Did you hear the news about…?

by TideGP (follow me on Twitter @TideGP)

EMail: checkyourgut@gmail.com

Information moves quickly these days.  Thanks to the internet and a myriad of portable devices, most of us have access to information anywhere and any time.  We are absolutely inundated with information.

While that’s great when the information is reliable, it’s a huge pain when the information isn’t.  So, we try to filter.  We look towards sources with credentials we think, we hope, are reliable. The problem with that is, with so much information available from so many sources, filtering through the crap isn’t always easy and sometimes we inadvertantly accept bad information.

Once, our news sources were limited.  We got our news from conventional, organized media.  Not these days.  These days we want breaking news, we want BUZZ.  Yes, we all know that buzz can be the virtual equivalent to “neighbors talking over the fence” gossip; that many rumors turn out to be just that– rumors.  Rumors that emerge, flourish and die.  The worst case scenario being when an unjustified rumor spreads quickly, and just as quickly, the rumor’s subject becomes a victim of unscrupulous hearsay.  The result is reputations are tarnished, sometimes irreparably.

Honest mistakes occur from time to time—we all know and expect that. But what if the mistakes aren’t always honest? 

Hold that thought.

True journalists are all too aware of the hazards of knowingly or unknowingly spreading false information and ethical journalists strive to prevent those types of occurrences, hence the term “Journalistic Integrity”.  But buzz usually doesn’t come from traditional journalists.  It’s easy for anyone with a computer and access to a blog or message board to use the internet as a medium to get “the word out”.  There are no checks and balances or editors to ensure facts are verified.  Some authors never have any intent to verify the information at all.  So, while the media of the “Information Age” has many benefits, it can easily be exploited for purposes other than the dissemination of accurate information, and we can easily become the unwitting tools of someone’s personal agenda.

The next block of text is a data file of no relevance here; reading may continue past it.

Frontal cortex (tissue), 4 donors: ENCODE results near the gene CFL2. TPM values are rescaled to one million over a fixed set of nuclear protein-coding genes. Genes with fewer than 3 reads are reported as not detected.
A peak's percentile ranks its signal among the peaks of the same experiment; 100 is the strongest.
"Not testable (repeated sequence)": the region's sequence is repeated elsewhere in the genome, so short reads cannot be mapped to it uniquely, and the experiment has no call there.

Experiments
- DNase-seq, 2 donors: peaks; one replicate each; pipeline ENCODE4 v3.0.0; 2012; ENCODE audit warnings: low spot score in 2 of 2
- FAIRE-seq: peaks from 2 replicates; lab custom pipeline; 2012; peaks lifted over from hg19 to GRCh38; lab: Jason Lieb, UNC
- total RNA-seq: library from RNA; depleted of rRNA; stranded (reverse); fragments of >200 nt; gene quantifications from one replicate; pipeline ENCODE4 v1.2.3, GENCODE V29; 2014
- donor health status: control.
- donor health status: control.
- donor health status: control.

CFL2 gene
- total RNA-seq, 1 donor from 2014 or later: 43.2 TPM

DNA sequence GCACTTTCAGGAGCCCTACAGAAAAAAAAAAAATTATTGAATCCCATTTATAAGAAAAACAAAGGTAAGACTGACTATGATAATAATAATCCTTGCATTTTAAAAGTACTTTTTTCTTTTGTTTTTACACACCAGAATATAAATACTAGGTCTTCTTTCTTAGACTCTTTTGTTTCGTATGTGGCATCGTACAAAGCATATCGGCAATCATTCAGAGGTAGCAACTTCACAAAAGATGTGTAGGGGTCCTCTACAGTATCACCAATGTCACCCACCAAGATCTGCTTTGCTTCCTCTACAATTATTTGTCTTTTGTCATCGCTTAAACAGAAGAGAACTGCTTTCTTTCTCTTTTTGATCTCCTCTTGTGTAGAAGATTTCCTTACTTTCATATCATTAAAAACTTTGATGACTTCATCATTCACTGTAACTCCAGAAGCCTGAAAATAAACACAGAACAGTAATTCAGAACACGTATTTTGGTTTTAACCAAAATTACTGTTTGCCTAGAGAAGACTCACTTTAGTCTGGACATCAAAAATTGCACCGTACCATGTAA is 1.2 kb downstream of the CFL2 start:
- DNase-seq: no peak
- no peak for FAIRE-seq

Rumor mongering isn’t new.  What is relatively new is having a distribution vehicle that can reach a huge audience with great speed like the internet.  Ask anyone who’s had to defend themselves from false rumors and they’ll tell you it feels like they’ve been attacked. My good friend on Twitter, K1ngCrimson has coined a term for this; he calls it “Media Terrorism”, and it’s no joke.  While this can apply to any informational topic, because of its avid fan bases, sports figures and institutions are especially vulnerable. There are plenty of bona fide stories of corruption in sports these days, and we’ve all seen that it doesn’t take much for a sports rumor to grow legs and spread far and wide. 

It’s impossible to know with any certainty what motivates a rumor monger. Ego and character certainly play a role.  Some rumors start because the author is irresponsible or unscrupulous and eager for fame.  The originator or purveyor of the information becomes less interested in ascertaining how accurate their facts are than in how they can utilize the act of “breaking the story” as a springboard to acheive some type of recognition–they enjoy the spotlight while the rumor runs.    If the rumor turns out to be true, great; if not, they still achieve their goal of getting noticed, getting their name “out there”.